1. Using a pointed object, press the Reset button on the front of the switch.
2. When the Global Status LED begins to fast flash orange (after approximately 5 seconds), release the Reset
button.
The switch will then begin operating with its configuration restored to the factory default settings.
To restore the factory default configuration using the console, execute the erase startup-config command
from the console command prompt.
Downloading new switch software
Software Updates can be downloaded to the switch through several methods. See Accessing updates.
Hewlett Packard Enterprise Customer Support Services
If you are still having trouble with your product, see Support and other resources.
Chapter 5 Troubleshooting
37
Chapter 6
Specifications
Switch specifications
Physical
Product
Width
Depth
Height
Weight
Aruba 8320 48p 10G
SFP/SFP+ and 6p 40G
QSFP+ with X472 5 Fans
2 Power Supply Switch
Bundle (JL479A)
44.25 cm (17.42 in)
47.15 cm (18.56 in)
4.40 cm (1.73 in)
8.95 kg (19.73 lb)
Electrical
*
Product
AC Voltage
Maximum
current
Frequency
range
Aruba X371 400W 100-240VAC Power Supply
(JL480A)*
100-240 volts
6A-3A
50-60 Hz
The power supply automatically adjusts to any voltage between 100-240 volts and either 50 or 60 Hz.
Power Consumption
Product
Power consumption
Aruba 8320 48p 10G SFP/SFP+ and 6p 40G QSFP+ with
X472 5 Fans 2 Power Supply Switch Bundle (JL479A)
Max: 357.37 W
Idle: 267 W
Aruba X371 400W 100-240VAC Power Supply (JL480A)
Max: 400 W
Aruba X721 Front-to-Back Fan (JL481A)
Max: 18 W
MTBF
Product
MTBF
Aruba 8320 48p 10G SFP/SFP+ and 6p 40G QSFP+ with
X472 5 Fans 2 Power Supply Switch Bundle (JL479A)
115,546 hours
Aruba X371 400W 100-240VAC Power Supply (JL480A)
3,318,409 hours
Aruba X721 Front-to-Back Fan (JL481A)
131,916 hours
Chapter 6 Specifications
38
Environmental
Operating
Non-Operating
Temperature
0°C to 40°C (32°F to 104°F) up to 3.0 km
(10,000 ft)
-40°C to 70°C (-40°F to 158°F) up to 4.6 km
(15,000 ft)
Relative humidity
(non-condensing)
5% to 95% at 40°C (104°F) noncondensing
5% to 95% at 65°C (149°F)
Maximum altitude
3.0 km (10,000 ft)*
4.6 Km (15,000 ft)
* The operating maximum altitude should not exceed that of any accessory being connected to any Aruba 8320
switch.
Acoustics
Switch Model
Acoustics
Aruba 8320 48p 10G SFP/SFP+ and 6p 40G QSFP+ with
X472 5 Fans 2 Power Supply Switch Bundle (JL479A)
Sound Pressure (LpAm) (Bystander) 61.1 dB
Safety
•
•
•
•
EN 60950-1:2006+A11:2009+A1:2010+A12:2011+A2:2013
IEC 60950-1:2005 Ed.2; Am 1:2009+A2:2013
UL 60950-1, CSA 22.2 No 60950-1
EN 60825-1:2007 / IEC 60825-1:2007 Class 1
EMC
•
•
•
•
•
EN 55032:2012, Class A
EN 55024:2010
EN 61000-3-2:2014, Class A
EN 61000-3-3:2013
FCC CFR 47 Part 15:2010, Class A
Immunity
•
•
EN 55024:2010
IEC 61000-4-2/3/4/5/6/8/11
RoHS
EN 50581:2012
Chapter 6 Specifications
39
Standards
Table 15: Technology standards and safety compliance
Laser safety information
Technology
Compatible with these IEEE
standards
1000BASE-T
IEEE 802.3ab 1000BASE-T
1000BASE-SX
IEEE 802.3z 1000BASE-SX
EN/IEC standard
compliance
–
EN/IEC 60825
SFP Lasers
–
Class 1 Laser Product
Laser Klasse 1
1000BASE-LX
IEEE 802.3z 1000BASE-LX
EN/IEC 60825
Class 1 Laser Product
Laser Klasse 1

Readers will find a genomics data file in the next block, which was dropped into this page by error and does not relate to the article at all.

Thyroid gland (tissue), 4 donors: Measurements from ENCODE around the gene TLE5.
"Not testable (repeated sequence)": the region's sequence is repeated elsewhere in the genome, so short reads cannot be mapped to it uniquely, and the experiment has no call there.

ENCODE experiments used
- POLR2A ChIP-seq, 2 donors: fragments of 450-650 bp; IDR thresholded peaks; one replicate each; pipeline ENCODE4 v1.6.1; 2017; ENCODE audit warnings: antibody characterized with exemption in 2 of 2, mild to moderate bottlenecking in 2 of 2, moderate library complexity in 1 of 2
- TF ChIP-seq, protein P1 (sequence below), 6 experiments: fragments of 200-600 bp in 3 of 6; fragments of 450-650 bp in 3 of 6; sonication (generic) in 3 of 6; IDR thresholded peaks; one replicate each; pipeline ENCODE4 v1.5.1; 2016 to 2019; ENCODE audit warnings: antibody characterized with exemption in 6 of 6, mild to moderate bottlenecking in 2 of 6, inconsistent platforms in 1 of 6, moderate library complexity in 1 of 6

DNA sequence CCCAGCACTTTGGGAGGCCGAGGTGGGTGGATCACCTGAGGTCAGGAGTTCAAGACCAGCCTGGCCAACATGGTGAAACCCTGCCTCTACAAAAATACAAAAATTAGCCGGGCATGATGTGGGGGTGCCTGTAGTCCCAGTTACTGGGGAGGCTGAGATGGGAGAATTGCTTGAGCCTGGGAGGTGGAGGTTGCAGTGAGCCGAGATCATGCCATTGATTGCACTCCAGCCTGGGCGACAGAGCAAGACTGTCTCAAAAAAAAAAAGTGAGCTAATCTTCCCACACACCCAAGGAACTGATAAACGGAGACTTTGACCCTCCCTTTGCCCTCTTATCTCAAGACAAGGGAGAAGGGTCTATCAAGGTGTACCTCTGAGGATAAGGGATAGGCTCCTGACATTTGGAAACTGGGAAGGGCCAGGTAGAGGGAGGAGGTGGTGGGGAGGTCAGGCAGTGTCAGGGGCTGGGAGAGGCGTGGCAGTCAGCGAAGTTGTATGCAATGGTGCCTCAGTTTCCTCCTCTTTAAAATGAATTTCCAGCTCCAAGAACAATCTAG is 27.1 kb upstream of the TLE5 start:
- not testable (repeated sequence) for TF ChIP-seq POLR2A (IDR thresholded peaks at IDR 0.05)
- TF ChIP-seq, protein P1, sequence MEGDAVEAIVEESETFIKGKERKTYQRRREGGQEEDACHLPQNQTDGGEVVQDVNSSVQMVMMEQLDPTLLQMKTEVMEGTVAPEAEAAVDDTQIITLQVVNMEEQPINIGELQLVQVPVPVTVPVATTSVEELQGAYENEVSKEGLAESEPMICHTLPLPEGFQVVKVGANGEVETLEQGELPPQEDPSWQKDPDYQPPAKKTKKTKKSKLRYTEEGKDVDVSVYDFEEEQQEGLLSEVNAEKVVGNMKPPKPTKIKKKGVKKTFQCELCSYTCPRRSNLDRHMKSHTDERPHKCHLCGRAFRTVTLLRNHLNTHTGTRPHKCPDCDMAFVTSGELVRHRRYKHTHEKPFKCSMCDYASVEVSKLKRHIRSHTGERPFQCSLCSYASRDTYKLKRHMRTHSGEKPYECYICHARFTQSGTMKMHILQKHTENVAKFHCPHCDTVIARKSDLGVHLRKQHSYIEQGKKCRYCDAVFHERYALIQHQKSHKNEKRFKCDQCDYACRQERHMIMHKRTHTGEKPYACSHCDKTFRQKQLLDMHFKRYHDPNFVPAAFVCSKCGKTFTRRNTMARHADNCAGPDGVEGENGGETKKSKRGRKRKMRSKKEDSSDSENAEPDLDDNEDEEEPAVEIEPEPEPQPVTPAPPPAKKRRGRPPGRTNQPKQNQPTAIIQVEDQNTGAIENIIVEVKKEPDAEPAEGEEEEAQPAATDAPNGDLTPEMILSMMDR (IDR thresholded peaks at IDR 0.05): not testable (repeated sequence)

1000BASE-LH
(not an IEEE standard)
EN/IEC 60825
Class 1 Laser Product
Laser Klasse 1
1000BASE-BX
IEEE 802.3ah 1000BASE-BX10
EN/IEC 60825
Class 1 Laser Product
Laser Klasse 1
40
Aruba 8320 Switch Installation and Getting Started Guide
Chapter 7
Cabling and technology information
This chapter includes switch connector information and network cable information for cables that should be used
with the Hewlett Packard Enterprise switches.
Incorrectly wired cabling is a common cause of problems for LAN communications. Hewlett Packard
Enterprise recommends that you work with a qualified LAN cable installer for assistance with your
cabling requirements.
Cabling specifications
Table 16: Cabling specifications
Twisted-pair copper
1000 Mbps Operation
Category 5, 100-ohm 4-pair UTP or STP cable, complying
with IEEE 802.3ab 1000BASE-T specifications—Category 5e
or better is recommended. See Note on 1000BASE-T cable
requirements.
10 Gbps Operation
Category 6 or 6A, 100-ohm 4-pair UTP cable, or Category 6A
or 7, 100-ohm 4-pair STP cable, complying with IEEE
802.3an 10GBASE-T specifications.
See Note on 10GBASE-T cable requirements below, and
see Technology distance specifications for distances
supported with each cable type.
Twinaxial copper
Direct attach cables
One-piece devices consisting of a cable with SFP+
connectors permanently attached to each end, complying
with SFF 8431 SFP+ specifications.
Multimode fiber
62.5/125 μm or 50/125 μm (core/cladding) diameter, low
metal content, graded index fiber-optic cables, complying
with the ITU-T G.651 and ISO/IEC 793-2 Type A1b or A1a
standards respectively.1
Single mode fiber
9/125 μm (core/cladding) diameter, low metal content fiberoptic cables, complying with the ITU-T G.652 and
ISO/IEC 793-2 Type B1 standards.
1
A mode conditioning patch cord may be needed for some Gigabit-LX installations.
See Mode conditioning patch cord for more information.
Note on 1000BASE-T cable requirements
The Category 5 networking cables that work for 100BASE-TX connections should also work for 1000BASE-T, as
long as all four-pairs are connected. But, for the most robust connections, you should use cabling that complies
with the Category 5e specifications, as described in Addendum 5 to the TIA-568-A standard (ANSI/TIA/EIA-568-A5).
Because of the increased speed provided by 1000BASE-T (Gigabit-T), network cable quality is more important
than for either 10BASE-T or 100BASE-TX. Cabling plants being used to carry 1000BASE-T networking must
comply with the IEEE 802.3ab standards. In particular, the cabling must pass tests for Attenuation, Near-End
Chapter 7 Cabling and technology information
41